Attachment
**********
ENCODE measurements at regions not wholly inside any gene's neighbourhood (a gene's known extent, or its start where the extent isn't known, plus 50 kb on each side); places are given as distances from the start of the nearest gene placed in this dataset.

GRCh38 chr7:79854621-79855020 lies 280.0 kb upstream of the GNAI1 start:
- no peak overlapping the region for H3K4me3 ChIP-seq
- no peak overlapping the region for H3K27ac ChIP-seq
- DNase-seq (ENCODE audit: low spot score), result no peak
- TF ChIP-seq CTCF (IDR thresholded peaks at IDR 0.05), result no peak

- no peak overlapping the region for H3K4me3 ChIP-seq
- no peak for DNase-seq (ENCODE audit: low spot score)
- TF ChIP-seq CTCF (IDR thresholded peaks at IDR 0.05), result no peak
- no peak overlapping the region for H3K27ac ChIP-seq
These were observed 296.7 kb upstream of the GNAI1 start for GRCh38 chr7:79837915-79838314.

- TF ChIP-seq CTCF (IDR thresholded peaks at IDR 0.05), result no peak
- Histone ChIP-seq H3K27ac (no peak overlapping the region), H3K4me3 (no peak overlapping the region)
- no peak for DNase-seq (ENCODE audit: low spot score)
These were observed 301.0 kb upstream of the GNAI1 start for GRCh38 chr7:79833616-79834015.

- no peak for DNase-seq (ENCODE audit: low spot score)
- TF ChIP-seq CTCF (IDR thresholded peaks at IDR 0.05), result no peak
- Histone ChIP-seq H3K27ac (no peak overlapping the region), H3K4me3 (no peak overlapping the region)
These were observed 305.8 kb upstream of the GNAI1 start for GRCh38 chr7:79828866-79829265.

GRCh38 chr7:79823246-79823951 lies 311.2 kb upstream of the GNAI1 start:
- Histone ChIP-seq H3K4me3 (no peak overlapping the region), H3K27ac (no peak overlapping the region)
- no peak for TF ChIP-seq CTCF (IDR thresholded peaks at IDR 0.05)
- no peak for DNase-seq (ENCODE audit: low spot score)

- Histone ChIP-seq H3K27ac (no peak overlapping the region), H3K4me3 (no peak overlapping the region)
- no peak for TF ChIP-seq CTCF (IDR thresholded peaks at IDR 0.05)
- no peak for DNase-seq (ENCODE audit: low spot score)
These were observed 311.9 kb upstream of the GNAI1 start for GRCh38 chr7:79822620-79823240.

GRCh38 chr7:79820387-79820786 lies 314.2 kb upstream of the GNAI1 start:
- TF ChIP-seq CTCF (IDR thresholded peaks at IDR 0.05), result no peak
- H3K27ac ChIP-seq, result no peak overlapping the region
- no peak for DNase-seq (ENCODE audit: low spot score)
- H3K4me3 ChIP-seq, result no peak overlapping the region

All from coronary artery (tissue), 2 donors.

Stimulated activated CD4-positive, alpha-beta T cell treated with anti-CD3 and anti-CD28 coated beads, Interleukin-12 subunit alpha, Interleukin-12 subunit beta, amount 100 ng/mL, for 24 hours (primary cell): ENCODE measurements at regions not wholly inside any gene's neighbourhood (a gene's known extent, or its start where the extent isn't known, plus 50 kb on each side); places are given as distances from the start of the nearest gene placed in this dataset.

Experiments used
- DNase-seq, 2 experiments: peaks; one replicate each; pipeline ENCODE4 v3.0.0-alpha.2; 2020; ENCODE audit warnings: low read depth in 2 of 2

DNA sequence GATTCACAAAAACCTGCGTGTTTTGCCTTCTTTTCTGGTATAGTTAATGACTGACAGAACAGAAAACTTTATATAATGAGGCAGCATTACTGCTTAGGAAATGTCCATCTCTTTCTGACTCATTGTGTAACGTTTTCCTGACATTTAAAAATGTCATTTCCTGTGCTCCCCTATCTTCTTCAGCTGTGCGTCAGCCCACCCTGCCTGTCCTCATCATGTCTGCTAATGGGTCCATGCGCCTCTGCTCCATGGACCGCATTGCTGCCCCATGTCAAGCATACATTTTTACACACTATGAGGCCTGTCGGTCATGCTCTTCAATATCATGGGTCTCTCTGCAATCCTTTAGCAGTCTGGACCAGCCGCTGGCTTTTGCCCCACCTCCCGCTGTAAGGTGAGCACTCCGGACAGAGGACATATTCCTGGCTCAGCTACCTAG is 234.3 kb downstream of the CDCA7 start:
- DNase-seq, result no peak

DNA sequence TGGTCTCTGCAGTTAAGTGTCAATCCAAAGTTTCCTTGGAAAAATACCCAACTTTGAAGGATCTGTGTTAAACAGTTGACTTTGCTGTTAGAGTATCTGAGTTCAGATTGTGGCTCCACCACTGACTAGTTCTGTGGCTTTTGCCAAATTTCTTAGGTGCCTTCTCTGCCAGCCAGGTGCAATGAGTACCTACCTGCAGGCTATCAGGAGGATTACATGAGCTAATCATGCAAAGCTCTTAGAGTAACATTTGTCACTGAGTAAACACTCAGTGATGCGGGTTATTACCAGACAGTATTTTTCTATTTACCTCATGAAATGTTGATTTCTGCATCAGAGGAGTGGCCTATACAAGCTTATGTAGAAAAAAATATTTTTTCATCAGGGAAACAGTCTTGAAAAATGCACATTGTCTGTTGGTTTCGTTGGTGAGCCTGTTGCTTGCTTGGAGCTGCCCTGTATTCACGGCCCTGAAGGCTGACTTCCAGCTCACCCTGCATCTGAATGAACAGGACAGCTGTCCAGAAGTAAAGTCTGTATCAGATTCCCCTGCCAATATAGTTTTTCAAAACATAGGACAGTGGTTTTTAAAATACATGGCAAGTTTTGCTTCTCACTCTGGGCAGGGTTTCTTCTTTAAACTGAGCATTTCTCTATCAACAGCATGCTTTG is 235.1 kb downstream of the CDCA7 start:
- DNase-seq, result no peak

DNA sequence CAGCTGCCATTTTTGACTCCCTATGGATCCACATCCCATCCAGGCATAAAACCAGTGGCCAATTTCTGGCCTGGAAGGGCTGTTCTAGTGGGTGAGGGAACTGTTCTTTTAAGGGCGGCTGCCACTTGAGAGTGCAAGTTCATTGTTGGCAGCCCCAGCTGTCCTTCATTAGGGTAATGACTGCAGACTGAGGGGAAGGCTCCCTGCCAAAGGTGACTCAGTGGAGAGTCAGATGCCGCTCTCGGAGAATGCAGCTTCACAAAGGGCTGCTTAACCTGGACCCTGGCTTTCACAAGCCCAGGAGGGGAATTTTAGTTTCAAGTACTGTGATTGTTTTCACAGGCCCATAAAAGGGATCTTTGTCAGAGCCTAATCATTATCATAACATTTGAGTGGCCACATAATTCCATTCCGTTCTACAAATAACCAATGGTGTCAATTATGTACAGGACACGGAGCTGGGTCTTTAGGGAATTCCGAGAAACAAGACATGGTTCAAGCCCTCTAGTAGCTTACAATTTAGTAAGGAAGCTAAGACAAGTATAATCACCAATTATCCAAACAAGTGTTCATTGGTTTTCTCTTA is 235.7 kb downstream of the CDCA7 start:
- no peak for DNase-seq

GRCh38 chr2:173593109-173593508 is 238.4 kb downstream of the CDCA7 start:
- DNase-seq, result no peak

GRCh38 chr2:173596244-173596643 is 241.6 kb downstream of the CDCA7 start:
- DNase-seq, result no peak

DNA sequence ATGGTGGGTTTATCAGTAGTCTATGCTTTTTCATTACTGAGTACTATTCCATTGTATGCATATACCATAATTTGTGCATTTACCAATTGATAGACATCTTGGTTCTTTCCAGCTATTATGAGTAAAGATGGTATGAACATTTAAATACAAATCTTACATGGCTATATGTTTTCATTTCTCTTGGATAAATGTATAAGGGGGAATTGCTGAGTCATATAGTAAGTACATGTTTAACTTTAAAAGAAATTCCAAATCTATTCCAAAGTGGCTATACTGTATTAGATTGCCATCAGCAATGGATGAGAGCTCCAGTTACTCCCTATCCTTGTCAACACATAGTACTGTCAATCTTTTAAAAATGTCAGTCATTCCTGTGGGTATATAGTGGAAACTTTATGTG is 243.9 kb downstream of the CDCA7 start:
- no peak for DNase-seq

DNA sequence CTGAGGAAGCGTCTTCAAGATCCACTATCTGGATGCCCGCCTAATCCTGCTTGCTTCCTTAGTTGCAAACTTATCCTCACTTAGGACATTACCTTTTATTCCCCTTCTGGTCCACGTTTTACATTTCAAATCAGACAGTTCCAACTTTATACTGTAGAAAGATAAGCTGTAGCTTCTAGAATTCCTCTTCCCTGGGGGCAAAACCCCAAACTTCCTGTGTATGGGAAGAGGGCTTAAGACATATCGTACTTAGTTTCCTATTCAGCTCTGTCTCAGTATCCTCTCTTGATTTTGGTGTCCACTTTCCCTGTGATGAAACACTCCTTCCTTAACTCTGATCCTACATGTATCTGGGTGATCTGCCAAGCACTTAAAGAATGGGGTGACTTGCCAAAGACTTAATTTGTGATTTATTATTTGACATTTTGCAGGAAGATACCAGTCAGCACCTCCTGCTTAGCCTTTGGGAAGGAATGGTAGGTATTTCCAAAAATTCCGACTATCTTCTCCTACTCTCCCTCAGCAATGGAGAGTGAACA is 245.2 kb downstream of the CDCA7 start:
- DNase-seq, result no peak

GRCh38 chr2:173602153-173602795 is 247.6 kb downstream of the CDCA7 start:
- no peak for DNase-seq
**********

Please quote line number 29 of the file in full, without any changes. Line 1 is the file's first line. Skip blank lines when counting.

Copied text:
- TF ChIP-seq CTCF (IDR thresholded peaks at IDR 0.05), result no peak